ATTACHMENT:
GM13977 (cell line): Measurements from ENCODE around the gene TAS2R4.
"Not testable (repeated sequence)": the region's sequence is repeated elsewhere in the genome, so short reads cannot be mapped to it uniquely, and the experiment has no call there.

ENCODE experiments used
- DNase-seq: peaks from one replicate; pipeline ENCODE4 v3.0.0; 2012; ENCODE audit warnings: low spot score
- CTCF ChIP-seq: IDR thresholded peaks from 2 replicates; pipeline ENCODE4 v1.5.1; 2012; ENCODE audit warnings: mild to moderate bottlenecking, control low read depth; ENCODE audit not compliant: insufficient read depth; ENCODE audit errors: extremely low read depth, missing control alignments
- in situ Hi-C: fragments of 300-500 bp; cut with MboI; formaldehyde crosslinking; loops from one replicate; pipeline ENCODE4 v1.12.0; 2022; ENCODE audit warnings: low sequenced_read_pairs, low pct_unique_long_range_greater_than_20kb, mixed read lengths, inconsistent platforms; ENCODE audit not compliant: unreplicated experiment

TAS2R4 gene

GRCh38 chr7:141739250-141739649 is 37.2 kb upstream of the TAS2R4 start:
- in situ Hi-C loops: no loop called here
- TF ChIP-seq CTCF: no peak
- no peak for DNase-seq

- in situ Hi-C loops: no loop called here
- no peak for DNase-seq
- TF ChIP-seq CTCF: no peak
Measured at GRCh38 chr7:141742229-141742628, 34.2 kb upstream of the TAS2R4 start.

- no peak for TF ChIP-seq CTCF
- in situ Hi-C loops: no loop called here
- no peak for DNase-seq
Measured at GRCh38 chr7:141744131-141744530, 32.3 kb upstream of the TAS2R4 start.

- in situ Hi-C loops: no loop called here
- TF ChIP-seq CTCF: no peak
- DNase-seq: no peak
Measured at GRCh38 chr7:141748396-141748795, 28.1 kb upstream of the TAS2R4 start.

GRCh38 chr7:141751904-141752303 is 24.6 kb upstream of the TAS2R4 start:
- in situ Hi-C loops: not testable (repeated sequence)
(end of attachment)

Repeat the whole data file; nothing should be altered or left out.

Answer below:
GM13977 (cell line): Measurements from ENCODE around the gene TAS2R4.
"Not testable (repeated sequence)": the region's sequence is repeated elsewhere in the genome, so short reads cannot be mapped to it uniquely, and the experiment has no call there.

ENCODE experiments used
- DNase-seq: peaks from one replicate; pipeline ENCODE4 v3.0.0; 2012; ENCODE audit warnings: low spot score
- CTCF ChIP-seq: IDR thresholded peaks from 2 replicates; pipeline ENCODE4 v1.5.1; 2012; ENCODE audit warnings: mild to moderate bottlenecking, control low read depth; ENCODE audit not compliant: insufficient read depth; ENCODE audit errors: extremely low read depth, missing control alignments
- in situ Hi-C: fragments of 300-500 bp; cut with MboI; formaldehyde crosslinking; loops from one replicate; pipeline ENCODE4 v1.12.0; 2022; ENCODE audit warnings: low sequenced_read_pairs, low pct_unique_long_range_greater_than_20kb, mixed read lengths, inconsistent platforms; ENCODE audit not compliant: unreplicated experiment

TAS2R4 gene

GRCh38 chr7:141739250-141739649 is 37.2 kb upstream of the TAS2R4 start:
- in situ Hi-C loops: no loop called here
- TF ChIP-seq CTCF: no peak
- no peak for DNase-seq

- in situ Hi-C loops: no loop called here
- no peak for DNase-seq
- TF ChIP-seq CTCF: no peak
Measured at GRCh38 chr7:141742229-141742628, 34.2 kb upstream of the TAS2R4 start.

- no peak for TF ChIP-seq CTCF
- in situ Hi-C loops: no loop called here
- no peak for DNase-seq
Measured at GRCh38 chr7:141744131-141744530, 32.3 kb upstream of the TAS2R4 start.

- in situ Hi-C loops: no loop called here
- TF ChIP-seq CTCF: no peak
- DNase-seq: no peak
Measured at GRCh38 chr7:141748396-141748795, 28.1 kb upstream of the TAS2R4 start.

GRCh38 chr7:141751904-141752303 is 24.6 kb upstream of the TAS2R4 start:
- in situ Hi-C loops: not testable (repeated sequence)